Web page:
Enter IPFS. IPFS stands for “Interplanetary File System”, and is built to be an entirely peer-to-peer, fully-functioning internet that requires no “servers” to control data such as domains or IPs or where your data is stored on the internet. It is entirely peer-to-peer, and data is stored across a worldwide storage across billions of computers around the world. Instead of your information being stored on only one or two (or hundreds of) servers located in a single hosting location like Facebook’s hosting facilities, your information is stored on multiple computers around the world with vast duplication and redundancy so your data is never lost. And due to the sheer size, your data can be accessed from the nearest peer (computer) to you that has that data, which will likely be from a computer just down the road from you making transfer of data much, much faster. Not just that but you can actually transfer multiple parts of that file from multiple computers nearby at the same time, making transfer of that file even faster than a typical client-server download! It’s actually called “Interplanetary Filesystem” because it’s designed to be a working solution for when humans finally leave this earth, move to other planets, and we are no longer stuck downloading all our data from other planets – it can all be transferred from the nearest location in the universe! When I say this is the future it is TRULY the future! And Elon Musk will be our immortal God.
Here’s where it gets cool – not only can you store simple things like ownership of vehicles and homes on Ethereum’s “smart contracts” – you can also store links to content an individual owns on the IPFS network. So let’s say I have identity information about myself – say my address, phone number, or text. Or maybe it’s a private video of my kids I only want to share with certain people. I can upload that to IPFS, get a special key or “hash” that identifies that content’s location, and then store that on the Ethereum blockchain to identify I’m the one that owns that content. If I ever want to transfer or share ownership of that content to someone else I just create another smart contract on Ethereum to transfer that to someone else or give access to them, and it’s established, beyond a shadow of a doubt, that the ownership has been shared or transferred. Imagine me selling you access to create a profile on my network in the form of an Ethereum token (this is called an “ICO” or “Initial Coin Offering” similar to an IPO on the stock market), you pay me for complete ownership of that profile and token on the Ethereum blockchain, and I use that to fund my company. Now do you see why the Stock Market is in trouble?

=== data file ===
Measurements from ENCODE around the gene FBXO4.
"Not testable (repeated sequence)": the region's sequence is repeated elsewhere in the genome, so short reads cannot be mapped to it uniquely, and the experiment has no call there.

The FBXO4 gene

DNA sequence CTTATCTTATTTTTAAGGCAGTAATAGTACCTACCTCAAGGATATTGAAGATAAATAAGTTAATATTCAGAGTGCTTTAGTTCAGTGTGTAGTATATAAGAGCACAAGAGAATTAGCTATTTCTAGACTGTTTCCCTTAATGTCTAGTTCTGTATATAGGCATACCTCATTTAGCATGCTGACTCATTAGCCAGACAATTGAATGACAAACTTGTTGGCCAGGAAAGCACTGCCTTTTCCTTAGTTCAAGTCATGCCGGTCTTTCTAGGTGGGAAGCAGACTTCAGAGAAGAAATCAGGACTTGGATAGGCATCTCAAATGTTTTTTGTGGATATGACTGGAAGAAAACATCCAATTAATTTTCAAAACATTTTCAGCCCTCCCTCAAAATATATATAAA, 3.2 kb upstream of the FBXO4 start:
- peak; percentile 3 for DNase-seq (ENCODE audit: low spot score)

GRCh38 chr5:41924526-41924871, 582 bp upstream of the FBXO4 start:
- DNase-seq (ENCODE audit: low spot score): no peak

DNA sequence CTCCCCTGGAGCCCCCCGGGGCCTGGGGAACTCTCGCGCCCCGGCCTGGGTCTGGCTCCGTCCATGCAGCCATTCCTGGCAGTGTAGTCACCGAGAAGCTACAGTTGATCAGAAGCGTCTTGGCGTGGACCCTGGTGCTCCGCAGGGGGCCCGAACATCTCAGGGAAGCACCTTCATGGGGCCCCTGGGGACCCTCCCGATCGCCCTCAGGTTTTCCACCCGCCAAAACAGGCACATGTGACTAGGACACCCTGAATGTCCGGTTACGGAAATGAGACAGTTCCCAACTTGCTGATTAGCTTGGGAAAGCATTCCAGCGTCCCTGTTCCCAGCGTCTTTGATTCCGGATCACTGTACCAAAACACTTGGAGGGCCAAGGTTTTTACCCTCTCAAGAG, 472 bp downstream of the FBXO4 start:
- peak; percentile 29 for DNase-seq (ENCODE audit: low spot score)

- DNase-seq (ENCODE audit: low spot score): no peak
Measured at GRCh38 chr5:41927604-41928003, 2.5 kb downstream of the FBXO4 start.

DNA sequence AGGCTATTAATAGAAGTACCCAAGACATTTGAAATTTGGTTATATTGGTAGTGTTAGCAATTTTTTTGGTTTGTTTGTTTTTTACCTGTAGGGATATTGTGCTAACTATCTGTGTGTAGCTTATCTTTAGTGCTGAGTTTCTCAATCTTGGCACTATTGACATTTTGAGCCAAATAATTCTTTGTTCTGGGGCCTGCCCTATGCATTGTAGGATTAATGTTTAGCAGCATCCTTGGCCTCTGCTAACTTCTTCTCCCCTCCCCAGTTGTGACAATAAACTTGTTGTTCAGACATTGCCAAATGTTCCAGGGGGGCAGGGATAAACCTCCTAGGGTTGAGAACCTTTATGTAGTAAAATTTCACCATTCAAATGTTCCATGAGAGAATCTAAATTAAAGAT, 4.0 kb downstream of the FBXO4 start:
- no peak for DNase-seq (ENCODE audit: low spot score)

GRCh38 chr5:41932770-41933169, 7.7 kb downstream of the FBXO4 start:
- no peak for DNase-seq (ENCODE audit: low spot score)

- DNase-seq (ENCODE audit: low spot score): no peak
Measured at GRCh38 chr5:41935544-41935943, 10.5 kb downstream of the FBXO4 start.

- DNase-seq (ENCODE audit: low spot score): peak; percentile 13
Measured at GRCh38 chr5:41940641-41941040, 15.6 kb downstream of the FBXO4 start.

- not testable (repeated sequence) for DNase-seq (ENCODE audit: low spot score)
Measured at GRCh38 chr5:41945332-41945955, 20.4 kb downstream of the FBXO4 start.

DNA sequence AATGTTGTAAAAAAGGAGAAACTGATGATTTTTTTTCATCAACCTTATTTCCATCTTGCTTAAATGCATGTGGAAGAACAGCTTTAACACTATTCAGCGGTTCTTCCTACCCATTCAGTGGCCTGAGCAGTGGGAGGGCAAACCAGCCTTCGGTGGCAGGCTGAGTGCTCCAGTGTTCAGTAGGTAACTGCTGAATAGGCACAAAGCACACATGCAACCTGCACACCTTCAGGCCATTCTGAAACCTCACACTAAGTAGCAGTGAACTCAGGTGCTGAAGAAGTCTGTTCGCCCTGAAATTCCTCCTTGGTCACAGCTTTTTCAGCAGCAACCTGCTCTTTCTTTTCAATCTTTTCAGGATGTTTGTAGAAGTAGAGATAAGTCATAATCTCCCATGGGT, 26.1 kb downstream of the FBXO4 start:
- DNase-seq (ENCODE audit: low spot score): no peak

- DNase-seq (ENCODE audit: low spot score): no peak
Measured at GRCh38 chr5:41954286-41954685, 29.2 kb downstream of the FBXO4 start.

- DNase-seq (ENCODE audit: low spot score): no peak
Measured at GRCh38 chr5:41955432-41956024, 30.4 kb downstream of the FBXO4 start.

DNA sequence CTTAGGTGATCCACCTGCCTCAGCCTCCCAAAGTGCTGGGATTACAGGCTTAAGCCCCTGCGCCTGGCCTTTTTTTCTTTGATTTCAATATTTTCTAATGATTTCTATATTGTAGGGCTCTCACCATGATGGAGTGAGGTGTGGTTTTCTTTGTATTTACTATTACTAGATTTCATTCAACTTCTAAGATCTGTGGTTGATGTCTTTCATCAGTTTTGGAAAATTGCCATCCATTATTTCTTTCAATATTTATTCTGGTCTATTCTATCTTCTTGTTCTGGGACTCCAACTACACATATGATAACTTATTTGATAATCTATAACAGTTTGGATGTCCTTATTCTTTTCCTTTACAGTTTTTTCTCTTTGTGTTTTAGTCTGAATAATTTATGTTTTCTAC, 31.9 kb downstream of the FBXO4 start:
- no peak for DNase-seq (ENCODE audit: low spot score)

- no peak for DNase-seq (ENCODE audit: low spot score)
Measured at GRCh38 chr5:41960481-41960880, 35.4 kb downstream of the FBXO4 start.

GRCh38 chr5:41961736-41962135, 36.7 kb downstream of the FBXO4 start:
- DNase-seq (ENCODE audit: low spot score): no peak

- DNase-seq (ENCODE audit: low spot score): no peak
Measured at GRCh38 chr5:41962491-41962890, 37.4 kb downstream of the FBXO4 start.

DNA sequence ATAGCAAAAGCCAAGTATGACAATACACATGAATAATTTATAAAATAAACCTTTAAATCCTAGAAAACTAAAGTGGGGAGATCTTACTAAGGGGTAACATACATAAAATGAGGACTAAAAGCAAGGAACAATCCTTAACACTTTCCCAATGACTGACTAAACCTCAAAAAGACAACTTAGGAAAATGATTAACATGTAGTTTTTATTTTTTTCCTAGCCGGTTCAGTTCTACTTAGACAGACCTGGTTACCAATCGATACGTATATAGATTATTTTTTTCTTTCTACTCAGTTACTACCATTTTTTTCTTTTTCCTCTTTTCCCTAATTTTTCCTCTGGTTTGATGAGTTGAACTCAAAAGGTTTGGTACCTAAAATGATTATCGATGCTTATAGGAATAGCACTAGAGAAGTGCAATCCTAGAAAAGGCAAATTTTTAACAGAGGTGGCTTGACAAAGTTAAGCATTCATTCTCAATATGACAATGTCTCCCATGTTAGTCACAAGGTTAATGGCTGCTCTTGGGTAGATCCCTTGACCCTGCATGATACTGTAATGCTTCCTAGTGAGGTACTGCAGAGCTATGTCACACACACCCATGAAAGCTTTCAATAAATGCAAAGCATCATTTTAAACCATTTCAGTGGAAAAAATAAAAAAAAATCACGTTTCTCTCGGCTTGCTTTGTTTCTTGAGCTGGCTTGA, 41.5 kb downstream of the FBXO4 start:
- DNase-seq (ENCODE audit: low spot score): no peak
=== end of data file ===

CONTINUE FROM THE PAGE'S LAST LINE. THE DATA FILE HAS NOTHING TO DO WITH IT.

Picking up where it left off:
Already I’m getting pitched business plans from companies wanting me to help with their growth that are implementing pretty advanced versions of using IPFS in their well-funded startups. This is just the beginning. But it’s very real, and businesses are launching THIS YEAR on this new model of the internet! Business models are going to be disrupted. Entire economies are about to change. The internet, as we know it is about to change, and the entire world will change with it! You’ll see this happen rapidly, over the NEXT 5 YEARS. You better bet I’m riding this wave and you should too!
If you’re willing to stretch your mind a little, this video below is worth a little time to try and understand IPFS just a little more. It’s still a little technical, but the best I’ve found so far to explain the concept – see you on The Chain!
Image courtesy Tom MacWright, https://macwright.org/2017/08/09/decentralize-ipfs.html